By Tracy Morin

With inflation still rising sharply and consumers feeling the effects of higher prices, it’s crucial that operators carefully watch their food costs—and try all of the methods possible to keep them down. 

But there are other, less obvious reasons for keeping an eye on these necessary expenditures. For Joe Farruggio, president of three renowned restaurants (il Canale, a Modo Mio and 90 Second Pizza) in Washington, D.C., his delivery business is increasing—and with no drivers of his own, he relies on third-party delivery. The substantial fees charged by these companies mean that paying attention to food costs is even more important to maintain profitability while remaining an attractive option for delivery customers. No matter what your reasons, food costs deserve your attention.

When PMQ asked operators, including Farruggio, to share some of their top tips on controlling food costs, several key strategies emerged: working with vendors, proper menu pricing, collecting and analyzing sales data, training staff and tracking inventory.

Related: How to select the right location and plan the buildout for your next pizzeria

Joe Farruggio is one of the Beltway’s best-known and most beloved independent pizzeria owners and a familiar presence in all of his restaurants.

1. Working With Vendors
For many operators, comparing and contrasting pricing between multiple companies is a must to get the best deals on ingredients. “I have two companies I order from, and I check the prices before ordering to see which company has better pricing on the items I need,” says Betsy Rammos-Tsichlis, owner and operator of Pantry Pizza in Dorchester, Massachusetts. “The salesmen are also very helpful in sending out sale prices or specials on certain items that we use. I recently started buying some paper products from W.B. Mason, since they beat both of my foodservice companies in pricing on some items—and that only came about because their salesman came into the store. However, we have also cut back in giving out paper goods with our orders, especially after COVID, to reduce costs.”

Farruggio, meanwhile, strolls trade show floors seeking good deals on ingredients and making connections. This is also a crucial step in knowing that the quality will suit his operation, which uses high-end Italian imported ingredients, such as organic flour and fresh buffalo mozzarella. “Quality needs to be No. 1, but you hope for better quality and a better price,” Farruggio explains. “I work with multiple vendors—not too many, because then you’re adding more work to your business, but I recommend having a few.”

2. Menu, Pricing and Sales Tracking
When it comes to proper pricing, Farruggio understands that different items are naturally going to have different margins. Soda, water and beer can fetch 300% to 500% markups, while high-end items like ribeye and salmon won’t reach anywhere near those numbers. Therefore, he maintains a menu mix that allows for an overall attractive food cost percentage. It’s also important to cross-utilize ingredients to minimize waste, and to keep a regular schedule of tracking sales numbers, in case any low performers need to be moved off the menu. “Every month—and you can even do this daily, but for me that takes too much time—I look at the percentage of profits,” Farruggio notes. “That tells you if you need to change anything. At the bottom line, if I have 3% to 4% net profits, I’m happy.”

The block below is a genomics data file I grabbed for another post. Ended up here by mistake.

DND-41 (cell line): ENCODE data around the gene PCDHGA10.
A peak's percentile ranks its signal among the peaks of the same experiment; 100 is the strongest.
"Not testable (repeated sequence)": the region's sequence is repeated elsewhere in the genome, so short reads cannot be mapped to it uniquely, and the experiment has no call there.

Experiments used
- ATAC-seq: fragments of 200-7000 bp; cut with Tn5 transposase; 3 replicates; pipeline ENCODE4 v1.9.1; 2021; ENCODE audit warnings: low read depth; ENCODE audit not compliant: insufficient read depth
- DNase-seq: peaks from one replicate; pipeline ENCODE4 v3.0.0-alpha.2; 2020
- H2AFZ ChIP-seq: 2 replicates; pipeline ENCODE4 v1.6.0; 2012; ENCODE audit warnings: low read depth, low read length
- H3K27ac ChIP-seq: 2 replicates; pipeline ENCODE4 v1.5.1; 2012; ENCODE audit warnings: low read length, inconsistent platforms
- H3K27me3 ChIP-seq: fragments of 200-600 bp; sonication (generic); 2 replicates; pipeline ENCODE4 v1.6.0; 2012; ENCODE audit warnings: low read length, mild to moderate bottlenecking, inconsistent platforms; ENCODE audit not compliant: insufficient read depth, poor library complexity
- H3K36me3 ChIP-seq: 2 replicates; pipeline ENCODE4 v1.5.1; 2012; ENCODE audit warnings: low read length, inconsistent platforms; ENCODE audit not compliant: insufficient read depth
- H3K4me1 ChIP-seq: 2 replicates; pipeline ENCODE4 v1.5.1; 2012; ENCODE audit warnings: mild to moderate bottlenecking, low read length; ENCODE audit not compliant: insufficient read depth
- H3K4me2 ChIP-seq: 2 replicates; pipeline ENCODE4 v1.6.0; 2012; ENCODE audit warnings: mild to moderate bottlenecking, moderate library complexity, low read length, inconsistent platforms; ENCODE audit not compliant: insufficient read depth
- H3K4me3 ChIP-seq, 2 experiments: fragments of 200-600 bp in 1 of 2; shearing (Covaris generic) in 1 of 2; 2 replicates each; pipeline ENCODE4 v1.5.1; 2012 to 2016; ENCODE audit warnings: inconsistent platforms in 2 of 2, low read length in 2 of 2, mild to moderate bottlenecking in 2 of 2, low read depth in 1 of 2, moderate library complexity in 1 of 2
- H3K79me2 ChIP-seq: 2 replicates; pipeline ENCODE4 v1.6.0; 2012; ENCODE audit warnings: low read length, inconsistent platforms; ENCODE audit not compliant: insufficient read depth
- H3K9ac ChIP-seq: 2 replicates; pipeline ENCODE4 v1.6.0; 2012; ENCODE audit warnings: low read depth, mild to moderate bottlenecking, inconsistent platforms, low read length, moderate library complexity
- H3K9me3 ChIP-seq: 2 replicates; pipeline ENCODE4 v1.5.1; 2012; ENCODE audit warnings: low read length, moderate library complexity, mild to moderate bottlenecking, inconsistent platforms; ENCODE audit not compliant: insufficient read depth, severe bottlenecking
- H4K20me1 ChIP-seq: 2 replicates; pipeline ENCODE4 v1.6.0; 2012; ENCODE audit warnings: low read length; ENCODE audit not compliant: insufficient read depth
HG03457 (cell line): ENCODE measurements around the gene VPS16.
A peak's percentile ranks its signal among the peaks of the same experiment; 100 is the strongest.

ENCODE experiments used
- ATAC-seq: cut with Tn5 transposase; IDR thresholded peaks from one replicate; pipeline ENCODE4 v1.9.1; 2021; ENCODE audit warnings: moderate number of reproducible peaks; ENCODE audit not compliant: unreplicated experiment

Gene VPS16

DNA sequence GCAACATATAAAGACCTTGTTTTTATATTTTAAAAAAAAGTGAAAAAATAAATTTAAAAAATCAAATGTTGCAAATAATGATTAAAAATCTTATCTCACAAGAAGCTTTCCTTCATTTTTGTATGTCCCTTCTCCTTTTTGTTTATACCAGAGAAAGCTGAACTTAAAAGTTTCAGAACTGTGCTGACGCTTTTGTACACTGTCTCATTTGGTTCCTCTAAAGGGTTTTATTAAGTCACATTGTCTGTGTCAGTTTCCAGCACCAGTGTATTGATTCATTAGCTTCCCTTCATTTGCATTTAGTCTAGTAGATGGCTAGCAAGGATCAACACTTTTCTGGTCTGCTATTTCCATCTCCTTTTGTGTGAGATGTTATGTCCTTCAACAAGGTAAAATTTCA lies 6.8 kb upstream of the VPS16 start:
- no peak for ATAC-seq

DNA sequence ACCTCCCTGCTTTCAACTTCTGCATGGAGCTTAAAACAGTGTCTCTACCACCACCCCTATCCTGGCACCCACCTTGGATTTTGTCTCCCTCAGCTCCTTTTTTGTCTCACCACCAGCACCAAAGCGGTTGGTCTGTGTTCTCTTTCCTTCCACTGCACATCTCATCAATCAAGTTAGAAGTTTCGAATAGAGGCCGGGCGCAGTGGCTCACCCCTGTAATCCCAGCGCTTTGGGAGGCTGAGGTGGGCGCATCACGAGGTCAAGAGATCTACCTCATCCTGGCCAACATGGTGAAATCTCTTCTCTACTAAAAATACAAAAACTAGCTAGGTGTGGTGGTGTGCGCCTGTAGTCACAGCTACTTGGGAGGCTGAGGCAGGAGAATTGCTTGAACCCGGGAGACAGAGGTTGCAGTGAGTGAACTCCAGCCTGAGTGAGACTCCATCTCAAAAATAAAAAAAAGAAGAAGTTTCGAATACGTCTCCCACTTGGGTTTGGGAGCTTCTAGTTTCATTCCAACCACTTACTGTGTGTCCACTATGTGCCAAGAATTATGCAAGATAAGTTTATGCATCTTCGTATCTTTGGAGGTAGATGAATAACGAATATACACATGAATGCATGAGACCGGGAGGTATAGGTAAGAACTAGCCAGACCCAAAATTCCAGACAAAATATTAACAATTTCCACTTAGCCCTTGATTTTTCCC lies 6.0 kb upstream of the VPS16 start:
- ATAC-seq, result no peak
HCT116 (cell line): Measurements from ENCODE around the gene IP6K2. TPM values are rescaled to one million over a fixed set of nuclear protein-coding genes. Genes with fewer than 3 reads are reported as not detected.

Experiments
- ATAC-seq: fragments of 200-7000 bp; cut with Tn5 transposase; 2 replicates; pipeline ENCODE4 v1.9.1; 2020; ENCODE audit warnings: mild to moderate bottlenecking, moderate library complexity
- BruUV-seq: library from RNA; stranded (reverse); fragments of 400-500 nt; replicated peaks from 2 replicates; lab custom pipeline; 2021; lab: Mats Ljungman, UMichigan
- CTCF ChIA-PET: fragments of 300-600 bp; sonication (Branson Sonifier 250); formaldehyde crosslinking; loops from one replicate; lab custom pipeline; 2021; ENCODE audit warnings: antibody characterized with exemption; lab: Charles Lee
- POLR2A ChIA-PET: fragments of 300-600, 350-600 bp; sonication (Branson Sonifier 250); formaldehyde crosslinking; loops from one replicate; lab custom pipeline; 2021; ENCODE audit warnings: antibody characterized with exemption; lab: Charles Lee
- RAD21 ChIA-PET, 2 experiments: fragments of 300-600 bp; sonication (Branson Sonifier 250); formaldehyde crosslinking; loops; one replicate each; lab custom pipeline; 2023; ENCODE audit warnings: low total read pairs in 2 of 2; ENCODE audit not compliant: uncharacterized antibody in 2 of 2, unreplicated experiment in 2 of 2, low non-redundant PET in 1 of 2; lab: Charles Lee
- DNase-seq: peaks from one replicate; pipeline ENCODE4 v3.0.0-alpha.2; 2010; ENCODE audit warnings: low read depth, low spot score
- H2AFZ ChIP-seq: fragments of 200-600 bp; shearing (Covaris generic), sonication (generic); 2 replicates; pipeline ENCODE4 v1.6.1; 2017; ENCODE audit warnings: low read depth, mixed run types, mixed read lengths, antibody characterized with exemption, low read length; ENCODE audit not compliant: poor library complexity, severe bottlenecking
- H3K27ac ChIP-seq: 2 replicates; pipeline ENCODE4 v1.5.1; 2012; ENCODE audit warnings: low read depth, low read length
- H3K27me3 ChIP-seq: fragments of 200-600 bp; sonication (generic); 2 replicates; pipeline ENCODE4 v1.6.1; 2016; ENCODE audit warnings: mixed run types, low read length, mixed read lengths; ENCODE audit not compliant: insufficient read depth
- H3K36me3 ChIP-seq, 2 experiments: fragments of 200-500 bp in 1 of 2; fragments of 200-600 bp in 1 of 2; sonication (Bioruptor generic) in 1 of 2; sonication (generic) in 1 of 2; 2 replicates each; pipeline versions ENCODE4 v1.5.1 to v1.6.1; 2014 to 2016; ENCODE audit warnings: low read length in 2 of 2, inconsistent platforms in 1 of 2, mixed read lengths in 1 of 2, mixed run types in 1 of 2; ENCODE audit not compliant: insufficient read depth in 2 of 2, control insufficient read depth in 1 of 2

Pantry Pizza enlists its team members to help prevent waste and control portions for specialty pies like The Greco, featuring grilled chicken, feta, olives, tomatoes, oregano and spinach.

3. Staff Training
Educating employees and getting them on board with keeping food costs low have been successful strategies at Pantry Pizza. “I always try to be up-front and transparent with my employees, sharing things with them like the cost of food goods, paper goods and utilities, so they can be aware of what the store’s expenses are,” Rammos-Tsichlis says. “This helps them to be aware of waste, which helps avoid overprepping or ordering more goods that will spoil if not used. In terms of portion control, we weigh out a lot of the ingredients, like the shaved steak, and everyone knows the amount of, say, chicken breast that goes onto a salad.”

Farruggio also keeps employees invested in keeping costs down, but he does it through the old-fashioned motivation of cold, hard cash. “I set aside 20% of my profit and give it to my employees, so every quarter they get a check—maybe $300 to $400 for a dishwasher, or a $5,000 to $6,000 bonus for a chef,” he says. “Then they feel pressure to do their jobs and keep costs down. I have all of the recipes written down in the manual, and I eat my food all the time to make sure the recipe is right. I also watch them on portion control. You don’t want them putting on too much cheese, for example—or too little.”

4. Inventory Tracking
When receiving food deliveries, you’ll want to ensure order accuracy and quality of items, while preventing profit destroyers like loss, theft and waste. For example, at Farruggio’s back door, a posted sign says no deliveries are accepted after 11:30 a.m. That way, deliveries arrive early and the manager on staff can check every item against the original order, making sure everything has been received correctly. There’s also a camera at the back door, to prevent items from “disappearing” in transit. In addition, expensive and theft-prone items like alcohol are monitored weekly.

“You also want to pay attention to the pricing—sometimes, the vendor will give you a good price to try something, then three months later it goes up,” Farruggio adds. “Every Monday, the three or four vendors I’m working with fax me the prices of items I buy so I can see them. I think restaurant owners lose a lot by not paying attention!”